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Sibling Rivalry

Thursday, 29 December, 2011 - 11:59 am

A Word From The Rabbi's Brother

By Rabbi Nechemia Schusterman Director of Chabad of Peabody and Certified Mohel

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I sit here at Toronto International airport returning from a quick trip to Toronto to perform the brisim (circumcisions (plural)) for my sisters' twin boys. It was a big honor to be able to perform these brisim and certainly got me thinking. Kids, boys, siblings, usually translates into a lot of excitement, hopefully positive, but often not so much.

Many kids usually equals many problems. If anyone thought that sibling rivalry was somthing unique to their family, they need not look farther than this week's Torah portion and the drama of Joseph and his brothers. Joseph is giving his siblings a run for their money for having sold him into slavery and telling their father that he must be dead.

Now, no matter how ugly any of our personal family disputes may have ever gotten, (and beleive you me, I come from a family of 11 so we had our fair share) I think one would be hard pressed to match the drama that took place in this week's Torah portion. Selling a brother, only after deciding that it was better to do than to kill him for "no profit." And then when the younger brother ascends to power, he plays games with them frightening them, imprisoning them, holding one hostage until the youngest sibling is brought down to Egypt all in the name of getting them to appreciated the gravity of their sin that they had perpetrated years earlier.  

And yet, it is these final words of this section that always gets me most "Now Joseph could not bear all those standing beside him, and he called out, "Take everyone away from me!" So no one stood with him when Joseph made himself known to his brothers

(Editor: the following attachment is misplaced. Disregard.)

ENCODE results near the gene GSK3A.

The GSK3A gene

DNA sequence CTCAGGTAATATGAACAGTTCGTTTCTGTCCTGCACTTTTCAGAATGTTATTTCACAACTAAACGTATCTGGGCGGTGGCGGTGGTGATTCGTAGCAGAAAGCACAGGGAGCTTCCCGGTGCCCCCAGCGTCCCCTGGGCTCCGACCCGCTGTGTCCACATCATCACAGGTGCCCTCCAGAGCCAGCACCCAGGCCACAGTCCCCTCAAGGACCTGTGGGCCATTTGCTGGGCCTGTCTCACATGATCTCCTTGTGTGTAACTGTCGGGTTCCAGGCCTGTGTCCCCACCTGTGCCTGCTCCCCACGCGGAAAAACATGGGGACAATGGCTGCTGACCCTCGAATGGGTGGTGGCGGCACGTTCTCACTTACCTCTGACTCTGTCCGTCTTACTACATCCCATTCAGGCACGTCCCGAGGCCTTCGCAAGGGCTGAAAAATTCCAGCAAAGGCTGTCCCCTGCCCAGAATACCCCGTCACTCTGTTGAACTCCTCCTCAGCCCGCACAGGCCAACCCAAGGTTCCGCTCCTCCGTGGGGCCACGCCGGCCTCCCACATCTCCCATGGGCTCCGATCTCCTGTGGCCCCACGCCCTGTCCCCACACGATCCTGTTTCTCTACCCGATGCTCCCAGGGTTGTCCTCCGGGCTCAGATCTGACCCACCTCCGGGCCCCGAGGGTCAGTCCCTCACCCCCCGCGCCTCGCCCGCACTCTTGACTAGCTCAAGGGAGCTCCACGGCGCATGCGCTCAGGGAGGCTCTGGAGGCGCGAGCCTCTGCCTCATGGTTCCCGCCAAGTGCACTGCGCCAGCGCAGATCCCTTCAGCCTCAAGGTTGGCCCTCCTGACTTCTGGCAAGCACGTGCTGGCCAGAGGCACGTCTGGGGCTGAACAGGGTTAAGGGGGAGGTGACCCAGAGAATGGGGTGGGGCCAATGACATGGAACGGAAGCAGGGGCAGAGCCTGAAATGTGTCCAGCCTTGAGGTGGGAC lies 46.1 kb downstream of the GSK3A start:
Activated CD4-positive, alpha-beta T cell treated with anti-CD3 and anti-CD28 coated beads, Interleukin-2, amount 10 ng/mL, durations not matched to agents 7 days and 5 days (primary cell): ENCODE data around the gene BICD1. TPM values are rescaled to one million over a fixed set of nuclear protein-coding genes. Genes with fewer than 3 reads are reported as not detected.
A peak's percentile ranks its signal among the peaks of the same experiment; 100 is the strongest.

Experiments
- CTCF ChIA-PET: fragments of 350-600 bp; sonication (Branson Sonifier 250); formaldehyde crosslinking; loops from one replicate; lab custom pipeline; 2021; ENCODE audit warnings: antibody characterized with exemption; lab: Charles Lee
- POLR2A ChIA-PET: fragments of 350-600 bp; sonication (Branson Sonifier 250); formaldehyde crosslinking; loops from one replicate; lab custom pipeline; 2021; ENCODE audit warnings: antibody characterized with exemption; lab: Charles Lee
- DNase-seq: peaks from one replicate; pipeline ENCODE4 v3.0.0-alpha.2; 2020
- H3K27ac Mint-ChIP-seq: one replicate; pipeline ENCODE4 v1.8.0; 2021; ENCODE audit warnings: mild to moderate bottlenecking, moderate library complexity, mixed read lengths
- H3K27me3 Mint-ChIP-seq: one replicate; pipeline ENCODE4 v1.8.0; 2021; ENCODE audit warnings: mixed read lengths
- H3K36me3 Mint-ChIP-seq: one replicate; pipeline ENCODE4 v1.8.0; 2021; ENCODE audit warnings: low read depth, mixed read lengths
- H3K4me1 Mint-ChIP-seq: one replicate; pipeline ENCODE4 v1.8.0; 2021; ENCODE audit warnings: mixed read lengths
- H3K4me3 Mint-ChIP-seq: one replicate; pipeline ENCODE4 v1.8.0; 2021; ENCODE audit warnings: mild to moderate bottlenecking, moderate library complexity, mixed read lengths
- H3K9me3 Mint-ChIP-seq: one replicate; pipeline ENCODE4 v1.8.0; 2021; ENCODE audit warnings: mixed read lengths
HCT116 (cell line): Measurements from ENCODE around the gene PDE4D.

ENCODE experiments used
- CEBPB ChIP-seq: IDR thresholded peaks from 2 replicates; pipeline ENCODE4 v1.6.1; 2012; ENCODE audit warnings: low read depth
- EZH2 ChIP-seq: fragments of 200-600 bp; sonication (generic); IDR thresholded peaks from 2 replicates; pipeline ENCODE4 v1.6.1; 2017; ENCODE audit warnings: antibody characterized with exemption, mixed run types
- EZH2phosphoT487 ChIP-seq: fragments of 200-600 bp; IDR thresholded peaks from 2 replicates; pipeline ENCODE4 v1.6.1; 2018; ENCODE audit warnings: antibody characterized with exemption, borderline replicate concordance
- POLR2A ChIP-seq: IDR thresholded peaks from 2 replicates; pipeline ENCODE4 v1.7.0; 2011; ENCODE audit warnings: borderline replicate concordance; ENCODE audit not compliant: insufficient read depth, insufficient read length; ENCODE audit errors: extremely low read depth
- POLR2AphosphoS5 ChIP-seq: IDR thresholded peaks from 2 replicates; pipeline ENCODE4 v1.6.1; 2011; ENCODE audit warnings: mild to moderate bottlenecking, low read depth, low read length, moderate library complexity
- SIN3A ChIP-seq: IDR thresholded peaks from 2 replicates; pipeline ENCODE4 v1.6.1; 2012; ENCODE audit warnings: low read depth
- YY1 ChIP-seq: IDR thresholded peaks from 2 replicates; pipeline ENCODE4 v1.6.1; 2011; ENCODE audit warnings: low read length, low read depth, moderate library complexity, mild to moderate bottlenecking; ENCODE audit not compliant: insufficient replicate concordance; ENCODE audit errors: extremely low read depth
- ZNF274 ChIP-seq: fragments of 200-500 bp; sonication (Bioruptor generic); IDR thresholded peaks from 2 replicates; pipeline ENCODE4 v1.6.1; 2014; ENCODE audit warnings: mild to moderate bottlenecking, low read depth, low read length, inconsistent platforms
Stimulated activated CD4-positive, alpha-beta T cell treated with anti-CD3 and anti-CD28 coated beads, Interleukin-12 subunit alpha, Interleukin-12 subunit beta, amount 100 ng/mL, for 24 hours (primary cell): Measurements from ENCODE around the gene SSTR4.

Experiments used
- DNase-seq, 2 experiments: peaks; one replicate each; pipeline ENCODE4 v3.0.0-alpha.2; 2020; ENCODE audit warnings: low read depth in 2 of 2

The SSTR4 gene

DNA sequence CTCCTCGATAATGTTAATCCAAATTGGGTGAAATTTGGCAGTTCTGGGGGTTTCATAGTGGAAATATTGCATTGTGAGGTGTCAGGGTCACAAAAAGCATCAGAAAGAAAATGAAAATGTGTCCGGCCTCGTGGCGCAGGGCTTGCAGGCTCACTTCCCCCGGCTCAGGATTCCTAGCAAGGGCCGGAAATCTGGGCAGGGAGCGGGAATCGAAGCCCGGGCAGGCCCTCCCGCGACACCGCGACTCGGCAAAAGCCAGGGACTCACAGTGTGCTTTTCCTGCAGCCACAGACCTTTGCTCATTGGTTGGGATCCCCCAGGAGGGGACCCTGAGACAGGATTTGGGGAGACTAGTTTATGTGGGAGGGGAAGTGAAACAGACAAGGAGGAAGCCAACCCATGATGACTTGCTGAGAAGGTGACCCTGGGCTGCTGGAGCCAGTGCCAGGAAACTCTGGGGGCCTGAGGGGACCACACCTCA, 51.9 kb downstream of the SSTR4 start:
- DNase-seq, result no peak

The story unfolds how Joseph makes his identity known to his siblings but cannot and will not allow for others to be present as he does so.

After all they had done to him, he could have had the "last laugh" and made them pay and tell his buddies, "watch their reaction when I tell them I am Joseph whom they sold into slavery." Instead, at the nadir of their frustration with him, he still wants to preserve their honor and integrity. "No one should be present" he declares "as I make my identity know to them... "

I think there is a very powerful message to behold here, we all have "issues" with our brothers, some biological, some of our fellow Jews and some fellow humans, but we have to constantly remember, that after all is said and done, they are our brother. And we aught not to add shame and ridicule on top of whatever existing problems exist. 

If we are big like Joseph, we will forgive them, and even that forgiveness we give with dignity. If we are not ready, or they are not ready for reconciliation, Joseph teaches us, to still protect their honor and dignity.

As we approach the NewYear, I propose we find just one of our "brothers" and forgive them, and start, as Joseph did, by turning a new page, and forgiving someone we never thought we could.

Shabbat Shalom and Happy New Year!

Rabbi Schusterman

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